Talk Radio and Pro Wrestling

Talk radio hosts are to political commentary and analysis what pro wrestlers are to sports. This admittedly unoriginal insight struck me hard this morning as I read a Boston Herald opinion column by Boston talk radio host Michael Graham (who loves me, by the way). The other thing that occurred to me while reading Graham’s “thoughts” about the political implications of the shutdown and the way Obamacare will play in 2014 was that talk radio guys really shouldn’t write newspaper columns.

Pro wrestling is fake. Talk radio political commentary is fake. Both are intended as entertainment, both draw audiences that include folks that are not in on the joke thanks to the fact that (Like in pro wrestling) there are many talk radio guys who insist that they are serious. But, there is one important difference here. Pro wrestlers are smart enough not to put their claims of seriousness in writing. However, thanks to the expansion of print commentary made possible by the internet, venues like now give platforms to talk radio guys who translate their drive time schticks into what they seem to think of as sage political commentary. This morning’ s offering by Michael Graham is a very fine example of why these fellas should stick to radio comedy. On the airwaves, irrational analysis and absurd predictions are at least funny. Some listeners laugh with the hosts while others laugh at them, but really everybody wins. The folks who think its serious stuff and the folks who made it through the sixth grade get a few laughs; it’s a win-win.

I don’t think the same can be said for the print translations. When you listen to a guy like Mr. Graham lying about and poking fun at the President or Obamacare or poor people, you realize how silly it is but like a body slam launched from the top rope, it was ugly and fake, but it was done and now it’s gone. Sure, it may bubble up on a highlight reel or two, but for the most part it’s not likely to show up as a prosecution exhibit in the credibility trial of Pro Wrestling. But print commentary goes on your permanent record, so to speak, and if you want to put one over on an audience daily for years at a time without drawing suspicion, shouldn’t you be careful not to leave a trail for the credibility cops?

Anyone willing to peruse the archives of “columnists” like Howie Carr and Michael Graham will quickly realize that these guys are almost always wrong and that their really stupid claims about the state of politics are proven wrong fairly quickly. Despite the print evidence, these fellas go on pretending that they were, are, and will always be right (in it and on it). Today’s Michael Graham column includes some incredibly foolish predictions about the way Obamacare will impact the 2014 elections, for example. None of them will prove out any more than Graham’s previous claims about Obamacare, elections, or anything else related to politics. If you don’t believe me, all you have to do is go to the page where his previous columns are archived and see for yourself.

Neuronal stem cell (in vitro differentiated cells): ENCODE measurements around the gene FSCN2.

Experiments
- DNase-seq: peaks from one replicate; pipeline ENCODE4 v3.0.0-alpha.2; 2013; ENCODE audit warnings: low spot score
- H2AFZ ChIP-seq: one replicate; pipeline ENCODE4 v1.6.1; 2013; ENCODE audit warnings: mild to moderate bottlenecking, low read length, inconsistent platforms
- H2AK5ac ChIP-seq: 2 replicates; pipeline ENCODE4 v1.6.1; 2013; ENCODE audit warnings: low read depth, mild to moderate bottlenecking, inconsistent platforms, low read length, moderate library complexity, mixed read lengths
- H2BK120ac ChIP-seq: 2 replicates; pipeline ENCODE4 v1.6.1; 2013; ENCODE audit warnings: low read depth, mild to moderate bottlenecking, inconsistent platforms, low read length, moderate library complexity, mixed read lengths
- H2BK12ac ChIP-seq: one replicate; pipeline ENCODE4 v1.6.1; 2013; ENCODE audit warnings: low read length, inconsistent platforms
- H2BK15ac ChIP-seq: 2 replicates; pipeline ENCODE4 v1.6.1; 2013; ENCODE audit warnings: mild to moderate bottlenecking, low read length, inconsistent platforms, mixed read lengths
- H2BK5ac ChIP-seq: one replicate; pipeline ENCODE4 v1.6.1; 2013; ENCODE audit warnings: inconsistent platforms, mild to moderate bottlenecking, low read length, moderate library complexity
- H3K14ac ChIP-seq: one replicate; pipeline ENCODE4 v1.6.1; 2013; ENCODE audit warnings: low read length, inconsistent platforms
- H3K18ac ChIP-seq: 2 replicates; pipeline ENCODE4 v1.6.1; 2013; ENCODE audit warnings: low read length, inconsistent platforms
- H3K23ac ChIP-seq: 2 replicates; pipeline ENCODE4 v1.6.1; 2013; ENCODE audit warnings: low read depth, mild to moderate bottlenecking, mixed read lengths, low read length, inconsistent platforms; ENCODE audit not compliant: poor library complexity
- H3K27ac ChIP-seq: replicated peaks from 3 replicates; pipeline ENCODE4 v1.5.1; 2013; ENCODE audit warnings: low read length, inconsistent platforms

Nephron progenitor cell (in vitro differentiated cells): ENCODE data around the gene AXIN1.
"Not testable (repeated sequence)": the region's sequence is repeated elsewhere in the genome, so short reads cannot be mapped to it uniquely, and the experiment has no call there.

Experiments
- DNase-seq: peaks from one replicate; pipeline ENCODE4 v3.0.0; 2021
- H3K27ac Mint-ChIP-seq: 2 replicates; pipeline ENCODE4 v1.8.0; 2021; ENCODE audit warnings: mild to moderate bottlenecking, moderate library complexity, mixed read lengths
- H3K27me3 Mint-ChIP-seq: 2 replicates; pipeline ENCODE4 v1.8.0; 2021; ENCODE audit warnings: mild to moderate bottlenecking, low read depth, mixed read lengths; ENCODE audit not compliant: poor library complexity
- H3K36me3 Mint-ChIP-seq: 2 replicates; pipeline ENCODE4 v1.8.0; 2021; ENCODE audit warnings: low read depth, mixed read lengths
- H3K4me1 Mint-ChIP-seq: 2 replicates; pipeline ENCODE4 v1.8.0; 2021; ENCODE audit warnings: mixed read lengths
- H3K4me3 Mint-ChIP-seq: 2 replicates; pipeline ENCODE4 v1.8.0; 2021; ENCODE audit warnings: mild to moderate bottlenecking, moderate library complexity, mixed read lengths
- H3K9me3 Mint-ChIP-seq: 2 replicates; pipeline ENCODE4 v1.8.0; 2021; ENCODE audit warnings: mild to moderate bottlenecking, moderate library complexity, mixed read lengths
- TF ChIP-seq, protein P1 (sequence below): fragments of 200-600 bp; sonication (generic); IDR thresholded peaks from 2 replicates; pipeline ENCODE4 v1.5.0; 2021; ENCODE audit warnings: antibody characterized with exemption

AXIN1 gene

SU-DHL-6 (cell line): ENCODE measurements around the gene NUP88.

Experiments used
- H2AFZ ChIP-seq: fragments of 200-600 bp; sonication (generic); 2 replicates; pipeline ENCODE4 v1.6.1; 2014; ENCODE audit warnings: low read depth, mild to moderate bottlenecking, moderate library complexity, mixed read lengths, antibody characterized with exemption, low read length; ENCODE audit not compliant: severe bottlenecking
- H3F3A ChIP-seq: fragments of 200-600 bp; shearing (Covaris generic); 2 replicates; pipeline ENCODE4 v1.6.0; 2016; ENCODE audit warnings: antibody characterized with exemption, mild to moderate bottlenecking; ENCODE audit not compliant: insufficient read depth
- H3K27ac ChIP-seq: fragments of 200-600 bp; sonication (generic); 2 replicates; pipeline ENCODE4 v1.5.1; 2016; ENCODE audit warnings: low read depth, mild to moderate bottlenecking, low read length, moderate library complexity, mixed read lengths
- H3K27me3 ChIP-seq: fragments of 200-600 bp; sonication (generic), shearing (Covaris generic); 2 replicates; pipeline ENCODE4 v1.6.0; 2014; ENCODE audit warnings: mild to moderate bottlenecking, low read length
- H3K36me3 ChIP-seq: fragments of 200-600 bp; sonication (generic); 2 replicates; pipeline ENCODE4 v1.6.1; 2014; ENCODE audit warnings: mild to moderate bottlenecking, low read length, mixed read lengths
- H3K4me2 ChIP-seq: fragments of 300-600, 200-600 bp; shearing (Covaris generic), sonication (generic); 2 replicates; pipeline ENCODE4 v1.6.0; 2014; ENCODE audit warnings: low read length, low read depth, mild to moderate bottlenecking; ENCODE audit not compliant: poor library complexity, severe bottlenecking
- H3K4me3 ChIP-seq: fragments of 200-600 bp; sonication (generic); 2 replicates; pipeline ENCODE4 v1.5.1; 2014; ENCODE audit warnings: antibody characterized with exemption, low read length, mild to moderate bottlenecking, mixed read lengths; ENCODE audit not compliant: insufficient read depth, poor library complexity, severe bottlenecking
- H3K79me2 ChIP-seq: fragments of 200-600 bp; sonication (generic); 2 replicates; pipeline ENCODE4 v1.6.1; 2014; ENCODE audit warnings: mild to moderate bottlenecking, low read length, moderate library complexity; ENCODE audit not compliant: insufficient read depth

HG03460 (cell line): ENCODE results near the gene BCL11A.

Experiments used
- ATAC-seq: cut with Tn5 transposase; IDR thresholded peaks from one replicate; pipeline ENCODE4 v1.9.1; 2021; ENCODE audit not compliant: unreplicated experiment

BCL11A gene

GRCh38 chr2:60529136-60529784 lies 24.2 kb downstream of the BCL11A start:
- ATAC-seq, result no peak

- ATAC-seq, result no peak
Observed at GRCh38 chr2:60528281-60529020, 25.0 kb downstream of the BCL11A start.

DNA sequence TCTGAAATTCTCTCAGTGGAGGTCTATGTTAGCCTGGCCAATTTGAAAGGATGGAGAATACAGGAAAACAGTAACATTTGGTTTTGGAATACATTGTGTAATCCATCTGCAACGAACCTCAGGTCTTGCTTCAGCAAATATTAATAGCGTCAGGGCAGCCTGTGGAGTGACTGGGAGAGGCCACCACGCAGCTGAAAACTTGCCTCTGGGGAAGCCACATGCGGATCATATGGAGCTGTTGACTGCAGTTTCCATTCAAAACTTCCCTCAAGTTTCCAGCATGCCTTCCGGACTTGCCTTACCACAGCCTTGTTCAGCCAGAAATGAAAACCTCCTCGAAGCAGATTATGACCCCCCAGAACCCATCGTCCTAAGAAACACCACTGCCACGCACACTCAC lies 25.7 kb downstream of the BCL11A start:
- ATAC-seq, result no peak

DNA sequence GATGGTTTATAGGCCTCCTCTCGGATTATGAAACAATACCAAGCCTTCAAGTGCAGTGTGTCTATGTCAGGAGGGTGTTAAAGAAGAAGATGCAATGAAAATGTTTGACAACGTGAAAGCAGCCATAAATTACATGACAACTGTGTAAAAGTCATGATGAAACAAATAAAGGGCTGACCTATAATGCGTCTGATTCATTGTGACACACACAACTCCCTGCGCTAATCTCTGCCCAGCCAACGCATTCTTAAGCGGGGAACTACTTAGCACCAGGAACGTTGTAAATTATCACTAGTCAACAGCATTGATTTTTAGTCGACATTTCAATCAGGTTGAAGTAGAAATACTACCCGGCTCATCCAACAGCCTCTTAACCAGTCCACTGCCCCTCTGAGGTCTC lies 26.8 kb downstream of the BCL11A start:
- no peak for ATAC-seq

But here’s the rub; neither Mr. Graham, nor any of his fellow political comedians turned fake public intellectuals are concerned in the least about being exposed anymore than Senator Ted Cruz is concerned about his recent plummet in the polls. Like Cruz, these guys have found the sweet spot in the politics business (and make no mistake, guys like Graham, Howie Carr, and Ted Cruz are in the politics BUSINESS). They have developed niche markets that are basically bullet proof. In fact, by discrediting them and their schticks in the broader marketplace (or in narrower markets with well informed consumers) serious critics are merely providing “product” to these merchants of ignorance wrapped in low brow mockery.

So, no matter how clear it is to most folks that talk radio and pro wrestling are crude theater, the WWF and outfits like Rush Limbaugh’s “Excellence in Broadcasting Network” and the recently launched “Boston Herald Radio” will go merrily on making money selling their product to those who enjoy non-reality based entertainment and those who think its real. The print evidence of this deception will not only fail to bring down these charlatans; it has and will continue to serve as great fodder for the hours of airtime these guys have to fill to sell gold, get rich quick manuals, Viagra, and sundry other products marketed to the intellectually challenged.

About Jerold Duquette

Jerold Duquette is an associate professor of political science at Central Connecticut State University. He is the author of Regulating the National Pastime: Baseball and Antitrust and has published articles and book chapters on campaign finance reform, political parties, Massachusetts politics and political culture, public opinion, and political socialization. Professor Duquette lives in Longmeadow, MA with his wife and four children.
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